Via the good people at io9, my attention was drawn this morning to news that Dune is coming back to the silver screen. This is probably old news to many of you; we’ve known for a while that the man at the helm is Denis Villeneuve, fresh off Blade Runner 2049 (a worthy sequel to most everyone’s favorite futuristic film noir), and just this week Deadline pegged a certain young Hollywood heartthrob for Atreides.
The latest news, however, is that Brian Herbert—son of Dune author Frank Herbert and an author in his own right—revealed that the first script will only focus on the first half of the novel. This confirms an earlier report that Villeneuve plans to adapt the book across two movies.
Herbert’s epic sci-fi novel is set far off in the future—about 20,000 years from now—and it tells the story of an intergalactic power struggle between different noble houses to control a substance called melange, which makes interstellar travel possible. (That’s massively underselling things, but you try summarizing a 400-page novel in one sentence.) Published in 1965, it has gone on to have a huge influence in popular culture; here at Ars, our favorite descendants are Fatboy Slim’s “Weapon of Choice” and the frequent references to the litany of fear by Peter Puppy in the Earthworm Jim cartoons. (The recreation of Dune using gummy worms gets a notable mention.)
People often describe Dune as “unfilmable” despite the fact that there have been at least two versions that made it onto the screen. Chilean director Alejandro Jodorowsky had ambitious plans to translate the book into a movie in the mid-’70s starring Salvador Dali and Orson Welles. While that film never came to pass, it did at least give the world some magnificent concept art courtesy of Chris Foss, Moebius, and H.R. Giger, all of whom were hired to work on the film’s preproduction. If this intrigues you—and it should—it’s worth checking out the documentary Jodorowsky’s Dune.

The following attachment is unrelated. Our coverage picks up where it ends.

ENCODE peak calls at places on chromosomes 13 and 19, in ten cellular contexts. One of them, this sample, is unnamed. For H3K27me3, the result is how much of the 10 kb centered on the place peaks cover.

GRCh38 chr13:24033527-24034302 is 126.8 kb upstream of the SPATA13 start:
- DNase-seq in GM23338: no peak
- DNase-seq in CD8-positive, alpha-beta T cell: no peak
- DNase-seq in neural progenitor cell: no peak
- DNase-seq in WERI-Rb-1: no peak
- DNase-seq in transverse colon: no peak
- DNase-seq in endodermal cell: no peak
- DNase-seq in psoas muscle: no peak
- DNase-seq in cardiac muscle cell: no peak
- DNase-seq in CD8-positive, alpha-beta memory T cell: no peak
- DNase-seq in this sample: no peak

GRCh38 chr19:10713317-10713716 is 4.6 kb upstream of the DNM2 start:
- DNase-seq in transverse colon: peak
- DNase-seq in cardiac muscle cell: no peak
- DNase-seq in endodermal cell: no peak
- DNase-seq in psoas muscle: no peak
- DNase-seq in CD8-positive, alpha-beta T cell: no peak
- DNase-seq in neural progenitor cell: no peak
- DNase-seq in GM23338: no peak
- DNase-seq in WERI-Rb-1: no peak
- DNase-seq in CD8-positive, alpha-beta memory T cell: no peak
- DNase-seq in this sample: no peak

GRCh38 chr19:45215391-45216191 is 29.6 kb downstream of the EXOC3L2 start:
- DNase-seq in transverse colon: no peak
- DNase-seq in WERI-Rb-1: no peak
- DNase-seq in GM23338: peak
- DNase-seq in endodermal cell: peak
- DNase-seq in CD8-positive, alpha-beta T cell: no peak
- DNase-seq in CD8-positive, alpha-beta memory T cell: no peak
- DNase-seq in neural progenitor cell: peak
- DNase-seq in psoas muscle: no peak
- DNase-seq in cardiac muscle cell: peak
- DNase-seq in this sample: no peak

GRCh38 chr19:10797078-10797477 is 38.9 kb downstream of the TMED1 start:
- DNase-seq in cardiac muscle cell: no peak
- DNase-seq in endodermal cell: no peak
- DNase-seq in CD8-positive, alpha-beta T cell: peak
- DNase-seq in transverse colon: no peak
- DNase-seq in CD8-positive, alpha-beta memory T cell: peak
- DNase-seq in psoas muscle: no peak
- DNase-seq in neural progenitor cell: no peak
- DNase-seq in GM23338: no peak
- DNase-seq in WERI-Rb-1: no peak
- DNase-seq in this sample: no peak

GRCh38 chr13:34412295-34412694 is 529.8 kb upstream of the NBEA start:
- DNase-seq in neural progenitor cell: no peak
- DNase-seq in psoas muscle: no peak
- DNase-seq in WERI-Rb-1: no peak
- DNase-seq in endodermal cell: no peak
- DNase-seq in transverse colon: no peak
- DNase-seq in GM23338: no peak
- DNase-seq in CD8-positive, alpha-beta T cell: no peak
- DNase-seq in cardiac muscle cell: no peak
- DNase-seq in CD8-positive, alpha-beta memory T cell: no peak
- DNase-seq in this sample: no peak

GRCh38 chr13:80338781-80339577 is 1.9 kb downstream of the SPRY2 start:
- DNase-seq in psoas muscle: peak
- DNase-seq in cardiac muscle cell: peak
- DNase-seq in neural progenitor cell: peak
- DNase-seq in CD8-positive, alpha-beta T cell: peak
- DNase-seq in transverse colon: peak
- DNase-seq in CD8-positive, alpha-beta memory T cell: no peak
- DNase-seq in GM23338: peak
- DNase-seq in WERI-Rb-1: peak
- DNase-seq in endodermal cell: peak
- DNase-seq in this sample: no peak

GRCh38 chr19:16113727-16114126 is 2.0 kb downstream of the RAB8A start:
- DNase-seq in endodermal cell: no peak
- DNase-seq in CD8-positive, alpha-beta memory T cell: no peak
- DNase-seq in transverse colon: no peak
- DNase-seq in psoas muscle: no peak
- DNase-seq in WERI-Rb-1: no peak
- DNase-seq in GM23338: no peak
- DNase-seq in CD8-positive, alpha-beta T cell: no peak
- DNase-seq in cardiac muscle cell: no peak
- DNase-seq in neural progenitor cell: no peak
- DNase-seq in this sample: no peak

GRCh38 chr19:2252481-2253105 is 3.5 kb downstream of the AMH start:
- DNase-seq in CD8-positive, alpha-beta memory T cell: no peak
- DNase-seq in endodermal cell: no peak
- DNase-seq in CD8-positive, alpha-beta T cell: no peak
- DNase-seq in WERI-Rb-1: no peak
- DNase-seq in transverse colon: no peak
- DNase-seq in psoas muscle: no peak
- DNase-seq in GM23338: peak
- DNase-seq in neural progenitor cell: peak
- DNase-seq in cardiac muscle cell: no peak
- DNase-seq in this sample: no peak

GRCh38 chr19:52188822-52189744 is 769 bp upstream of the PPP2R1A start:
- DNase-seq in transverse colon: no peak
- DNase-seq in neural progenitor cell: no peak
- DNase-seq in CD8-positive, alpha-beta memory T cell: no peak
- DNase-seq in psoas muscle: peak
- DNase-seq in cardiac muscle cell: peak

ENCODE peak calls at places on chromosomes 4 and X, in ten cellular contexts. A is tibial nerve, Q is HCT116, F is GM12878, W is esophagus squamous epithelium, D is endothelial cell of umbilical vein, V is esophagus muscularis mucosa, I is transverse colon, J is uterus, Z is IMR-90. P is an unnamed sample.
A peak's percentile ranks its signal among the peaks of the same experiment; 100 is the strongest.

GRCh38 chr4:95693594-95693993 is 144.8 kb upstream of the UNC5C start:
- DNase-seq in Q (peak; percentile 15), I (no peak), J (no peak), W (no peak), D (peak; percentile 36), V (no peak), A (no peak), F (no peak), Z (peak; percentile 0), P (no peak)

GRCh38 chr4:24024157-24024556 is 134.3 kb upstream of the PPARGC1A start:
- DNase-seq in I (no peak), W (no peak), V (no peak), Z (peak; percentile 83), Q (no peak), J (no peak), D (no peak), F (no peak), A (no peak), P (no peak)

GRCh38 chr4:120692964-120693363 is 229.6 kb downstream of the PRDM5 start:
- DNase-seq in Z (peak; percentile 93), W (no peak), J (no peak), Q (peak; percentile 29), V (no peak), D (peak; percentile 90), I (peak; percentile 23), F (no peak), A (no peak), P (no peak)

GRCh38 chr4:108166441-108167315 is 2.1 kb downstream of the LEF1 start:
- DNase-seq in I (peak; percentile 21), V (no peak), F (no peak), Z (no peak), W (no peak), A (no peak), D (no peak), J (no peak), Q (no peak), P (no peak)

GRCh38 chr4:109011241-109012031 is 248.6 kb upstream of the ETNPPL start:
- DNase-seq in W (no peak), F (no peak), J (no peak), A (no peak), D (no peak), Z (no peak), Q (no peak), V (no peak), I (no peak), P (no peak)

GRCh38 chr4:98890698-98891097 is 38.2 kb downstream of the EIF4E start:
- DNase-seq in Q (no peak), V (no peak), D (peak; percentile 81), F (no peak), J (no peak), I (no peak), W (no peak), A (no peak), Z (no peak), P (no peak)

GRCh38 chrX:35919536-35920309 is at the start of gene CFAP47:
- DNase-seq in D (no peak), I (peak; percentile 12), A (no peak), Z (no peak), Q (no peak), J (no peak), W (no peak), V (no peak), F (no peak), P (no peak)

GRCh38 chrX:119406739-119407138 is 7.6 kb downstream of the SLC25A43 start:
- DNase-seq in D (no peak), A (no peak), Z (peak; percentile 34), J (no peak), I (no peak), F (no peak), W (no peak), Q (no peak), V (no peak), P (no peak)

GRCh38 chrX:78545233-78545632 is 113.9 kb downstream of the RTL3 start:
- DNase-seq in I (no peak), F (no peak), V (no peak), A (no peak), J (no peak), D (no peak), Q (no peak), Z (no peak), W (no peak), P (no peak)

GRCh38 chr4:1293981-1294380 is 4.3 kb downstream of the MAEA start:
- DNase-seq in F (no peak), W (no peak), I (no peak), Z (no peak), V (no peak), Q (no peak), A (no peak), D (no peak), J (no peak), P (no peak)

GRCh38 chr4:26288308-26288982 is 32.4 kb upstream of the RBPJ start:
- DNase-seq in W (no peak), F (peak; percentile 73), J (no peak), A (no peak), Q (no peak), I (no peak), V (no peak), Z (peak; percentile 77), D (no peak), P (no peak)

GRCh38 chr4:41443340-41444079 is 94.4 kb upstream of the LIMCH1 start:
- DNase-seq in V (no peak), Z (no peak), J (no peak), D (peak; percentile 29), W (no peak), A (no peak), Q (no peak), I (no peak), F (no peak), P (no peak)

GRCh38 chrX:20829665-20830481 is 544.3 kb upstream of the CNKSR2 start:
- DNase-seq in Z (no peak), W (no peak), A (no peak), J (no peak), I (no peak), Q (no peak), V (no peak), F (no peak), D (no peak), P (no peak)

About a decade later, another auteur, this time David Lynch, succeeded where Jodorowsky failed. Future Twin Peaks‘ hero Kyle MacLachlan starred as Paul Atreides, along with Max von Sydow, Sean Young, Sting, Jürgen Prochnow, and even Patrick Stewart among the cast. Toto (yes, that Toto) wrote the soundtrack along with Brian Eno. It’s an understatement to say that this adaption splits opinions: I’ve been a big fan since my first viewing back in 1985, but I recognize I’m in a minority. The film was panned by critics at the time, lost the studio millions of dollars, and even Lynch has distanced himself from it.
In 2000, the Sci-Fi channel (pre-Syfy rebranding) made an Emmy-winning TV miniseries version of Dune. Without the need to fit the sprawling plot into a cinema-appropriate running time, this miniseries also did a pretty good job of dramatizing Herbert’s story, with a cast that included William Hurt, Saskia Reeves, and P.H. Moriarty. Advances in CGI between 1984 and 2000 made it possible to bring to life more of the book’s detail, but even this miniseries does look rather dated today.
By now you may have decided I am an uncritical viewer of all things Dune, so you may not be surprised to know that I am greatly looking forward to see what Villeneuve does with the story. Again, I think he did a bang-up job with a follow-on to Blade Runner, but it’s true there’s not much similarity between the two franchises other than the fact that they both take place in the future. Other Dune watchers are less confident—upon the news that Kevin J. Anderson (of Star Wars novels fame) was collaborating with Brian Herbert, Ars editor Lee Hutchinson told me, “I can’t believe this is going to end in anything other than a nuclear explosion of human excrement.”
Silly Lee; everyone knows in the Dune-verse they call those Atomics. Let’s all hope this doesn’t turn out to be a stone burner. Legendary (the company behind The Dark Knight and Interstellar) bought rights to Dune about two years ago, but for now there’s no firm timetable for the first film.